I'm writing some technical explanation, and I've written this sentence The whole thing isn't necessary, we mostly use what's in the devices folder. This should mean that not everything is necessary but only what's in the mentioned folder. I have no doubt that the meaning is clear from the context, but I'm wondering if the first part of the sentence is correct. I know it would be in French, but I'm not sure about English. Thanks!

1 Answer 1


“The whole thing isn’t necessary” can be understood as quite an emphatic assertion that every part is unnecessary.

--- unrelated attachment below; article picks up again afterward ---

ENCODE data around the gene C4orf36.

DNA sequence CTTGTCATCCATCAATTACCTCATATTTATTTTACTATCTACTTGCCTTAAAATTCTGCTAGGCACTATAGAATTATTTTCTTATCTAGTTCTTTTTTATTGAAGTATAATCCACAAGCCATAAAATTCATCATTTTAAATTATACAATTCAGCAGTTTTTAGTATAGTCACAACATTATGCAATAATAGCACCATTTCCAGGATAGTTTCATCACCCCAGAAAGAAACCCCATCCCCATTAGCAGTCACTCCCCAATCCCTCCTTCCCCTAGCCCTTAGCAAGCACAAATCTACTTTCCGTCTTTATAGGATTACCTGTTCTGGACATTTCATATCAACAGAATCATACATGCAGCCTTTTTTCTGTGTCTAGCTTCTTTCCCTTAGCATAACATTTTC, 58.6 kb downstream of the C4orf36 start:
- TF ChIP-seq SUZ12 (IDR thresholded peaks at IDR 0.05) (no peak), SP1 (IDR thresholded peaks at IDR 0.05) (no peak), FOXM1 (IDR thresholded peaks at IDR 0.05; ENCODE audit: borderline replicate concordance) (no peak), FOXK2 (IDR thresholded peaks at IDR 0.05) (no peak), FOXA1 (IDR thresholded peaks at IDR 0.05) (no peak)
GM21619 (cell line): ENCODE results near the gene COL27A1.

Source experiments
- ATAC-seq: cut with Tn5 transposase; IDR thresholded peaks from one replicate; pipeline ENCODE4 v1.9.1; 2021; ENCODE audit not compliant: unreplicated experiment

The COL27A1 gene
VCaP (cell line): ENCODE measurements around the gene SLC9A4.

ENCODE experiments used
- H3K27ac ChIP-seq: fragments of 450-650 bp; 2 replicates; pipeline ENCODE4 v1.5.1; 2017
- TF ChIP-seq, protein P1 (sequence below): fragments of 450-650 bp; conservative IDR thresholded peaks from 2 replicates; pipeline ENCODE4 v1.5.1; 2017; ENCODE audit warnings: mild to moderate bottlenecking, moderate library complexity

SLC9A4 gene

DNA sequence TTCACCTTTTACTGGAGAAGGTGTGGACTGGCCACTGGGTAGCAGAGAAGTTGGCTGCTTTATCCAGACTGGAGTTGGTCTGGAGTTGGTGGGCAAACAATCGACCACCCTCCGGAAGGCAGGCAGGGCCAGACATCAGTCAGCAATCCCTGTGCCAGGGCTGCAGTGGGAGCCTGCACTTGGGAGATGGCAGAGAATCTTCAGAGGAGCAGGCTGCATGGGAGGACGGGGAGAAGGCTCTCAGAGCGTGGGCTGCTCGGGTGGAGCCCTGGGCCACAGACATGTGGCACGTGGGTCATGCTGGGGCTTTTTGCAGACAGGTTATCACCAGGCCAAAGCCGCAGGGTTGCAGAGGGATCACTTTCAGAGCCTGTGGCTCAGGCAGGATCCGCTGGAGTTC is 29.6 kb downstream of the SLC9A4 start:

If you want to say that only a portion is unnecessary, consider phrasing it as, “It isn’t necessary to use the whole thing” or “You don’t need the whole thing”, or even “Not all of it is needed”.

  • 1
    Cool thanks a lot! It did look weird when I read it again but since it's right in French I had doubts, I could really feel the two parts of my brain arguing
    – Nico
    Dec 11, 2017 at 14:51

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